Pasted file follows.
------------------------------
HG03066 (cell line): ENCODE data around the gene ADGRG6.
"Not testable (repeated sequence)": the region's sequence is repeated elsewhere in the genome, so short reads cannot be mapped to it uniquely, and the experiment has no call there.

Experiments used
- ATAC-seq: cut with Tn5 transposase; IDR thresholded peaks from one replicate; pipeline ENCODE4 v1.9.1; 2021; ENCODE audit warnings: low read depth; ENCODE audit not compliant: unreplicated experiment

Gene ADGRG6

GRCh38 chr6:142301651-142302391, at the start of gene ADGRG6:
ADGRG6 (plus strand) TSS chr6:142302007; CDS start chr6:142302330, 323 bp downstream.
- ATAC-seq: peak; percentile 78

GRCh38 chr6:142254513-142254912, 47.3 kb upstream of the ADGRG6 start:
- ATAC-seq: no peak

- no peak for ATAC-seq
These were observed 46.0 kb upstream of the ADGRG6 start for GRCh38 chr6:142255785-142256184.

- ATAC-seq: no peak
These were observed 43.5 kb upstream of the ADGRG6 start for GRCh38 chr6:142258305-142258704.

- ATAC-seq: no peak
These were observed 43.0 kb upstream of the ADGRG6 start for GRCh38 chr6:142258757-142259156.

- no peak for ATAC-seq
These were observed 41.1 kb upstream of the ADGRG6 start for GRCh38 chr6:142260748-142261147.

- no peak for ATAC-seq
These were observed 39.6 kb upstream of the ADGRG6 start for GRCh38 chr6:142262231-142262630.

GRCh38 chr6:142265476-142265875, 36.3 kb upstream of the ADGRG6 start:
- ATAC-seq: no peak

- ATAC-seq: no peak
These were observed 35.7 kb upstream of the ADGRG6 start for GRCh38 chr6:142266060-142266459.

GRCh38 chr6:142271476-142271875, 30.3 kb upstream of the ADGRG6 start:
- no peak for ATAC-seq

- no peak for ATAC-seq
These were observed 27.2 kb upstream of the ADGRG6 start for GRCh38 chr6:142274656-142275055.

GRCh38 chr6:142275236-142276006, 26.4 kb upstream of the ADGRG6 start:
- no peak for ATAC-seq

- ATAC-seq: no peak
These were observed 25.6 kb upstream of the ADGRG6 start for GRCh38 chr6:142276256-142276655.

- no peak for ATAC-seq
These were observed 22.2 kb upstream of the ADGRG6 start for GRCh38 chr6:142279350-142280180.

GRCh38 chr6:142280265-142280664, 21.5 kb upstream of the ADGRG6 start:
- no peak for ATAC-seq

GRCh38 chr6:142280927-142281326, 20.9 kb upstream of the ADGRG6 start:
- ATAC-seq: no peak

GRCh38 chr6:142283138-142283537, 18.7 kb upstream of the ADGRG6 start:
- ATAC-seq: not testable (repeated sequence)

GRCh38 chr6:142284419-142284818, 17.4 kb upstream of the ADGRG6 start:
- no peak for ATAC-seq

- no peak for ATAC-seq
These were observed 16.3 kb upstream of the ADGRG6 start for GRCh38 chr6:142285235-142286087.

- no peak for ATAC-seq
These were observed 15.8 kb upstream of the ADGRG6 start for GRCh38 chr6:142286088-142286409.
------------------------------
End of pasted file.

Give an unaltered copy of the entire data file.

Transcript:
HG03066 (cell line): ENCODE data around the gene ADGRG6.
"Not testable (repeated sequence)": the region's sequence is repeated elsewhere in the genome, so short reads cannot be mapped to it uniquely, and the experiment has no call there.

Experiments used
- ATAC-seq: cut with Tn5 transposase; IDR thresholded peaks from one replicate; pipeline ENCODE4 v1.9.1; 2021; ENCODE audit warnings: low read depth; ENCODE audit not compliant: unreplicated experiment

Gene ADGRG6

GRCh38 chr6:142301651-142302391, at the start of gene ADGRG6:
ADGRG6 (plus strand) TSS chr6:142302007; CDS start chr6:142302330, 323 bp downstream.
- ATAC-seq: peak; percentile 78

GRCh38 chr6:142254513-142254912, 47.3 kb upstream of the ADGRG6 start:
- ATAC-seq: no peak

- no peak for ATAC-seq
These were observed 46.0 kb upstream of the ADGRG6 start for GRCh38 chr6:142255785-142256184.

- ATAC-seq: no peak
These were observed 43.5 kb upstream of the ADGRG6 start for GRCh38 chr6:142258305-142258704.

- ATAC-seq: no peak
These were observed 43.0 kb upstream of the ADGRG6 start for GRCh38 chr6:142258757-142259156.

- no peak for ATAC-seq
These were observed 41.1 kb upstream of the ADGRG6 start for GRCh38 chr6:142260748-142261147.

- no peak for ATAC-seq
These were observed 39.6 kb upstream of the ADGRG6 start for GRCh38 chr6:142262231-142262630.

GRCh38 chr6:142265476-142265875, 36.3 kb upstream of the ADGRG6 start:
- ATAC-seq: no peak

- ATAC-seq: no peak
These were observed 35.7 kb upstream of the ADGRG6 start for GRCh38 chr6:142266060-142266459.

GRCh38 chr6:142271476-142271875, 30.3 kb upstream of the ADGRG6 start:
- no peak for ATAC-seq

- no peak for ATAC-seq
These were observed 27.2 kb upstream of the ADGRG6 start for GRCh38 chr6:142274656-142275055.

GRCh38 chr6:142275236-142276006, 26.4 kb upstream of the ADGRG6 start:
- no peak for ATAC-seq

- ATAC-seq: no peak
These were observed 25.6 kb upstream of the ADGRG6 start for GRCh38 chr6:142276256-142276655.

- no peak for ATAC-seq
These were observed 22.2 kb upstream of the ADGRG6 start for GRCh38 chr6:142279350-142280180.

GRCh38 chr6:142280265-142280664, 21.5 kb upstream of the ADGRG6 start:
- no peak for ATAC-seq

GRCh38 chr6:142280927-142281326, 20.9 kb upstream of the ADGRG6 start:
- ATAC-seq: no peak

GRCh38 chr6:142283138-142283537, 18.7 kb upstream of the ADGRG6 start:
- ATAC-seq: not testable (repeated sequence)

GRCh38 chr6:142284419-142284818, 17.4 kb upstream of the ADGRG6 start:
- no peak for ATAC-seq

- no peak for ATAC-seq
These were observed 16.3 kb upstream of the ADGRG6 start for GRCh38 chr6:142285235-142286087.

- no peak for ATAC-seq
These were observed 15.8 kb upstream of the ADGRG6 start for GRCh38 chr6:142286088-142286409.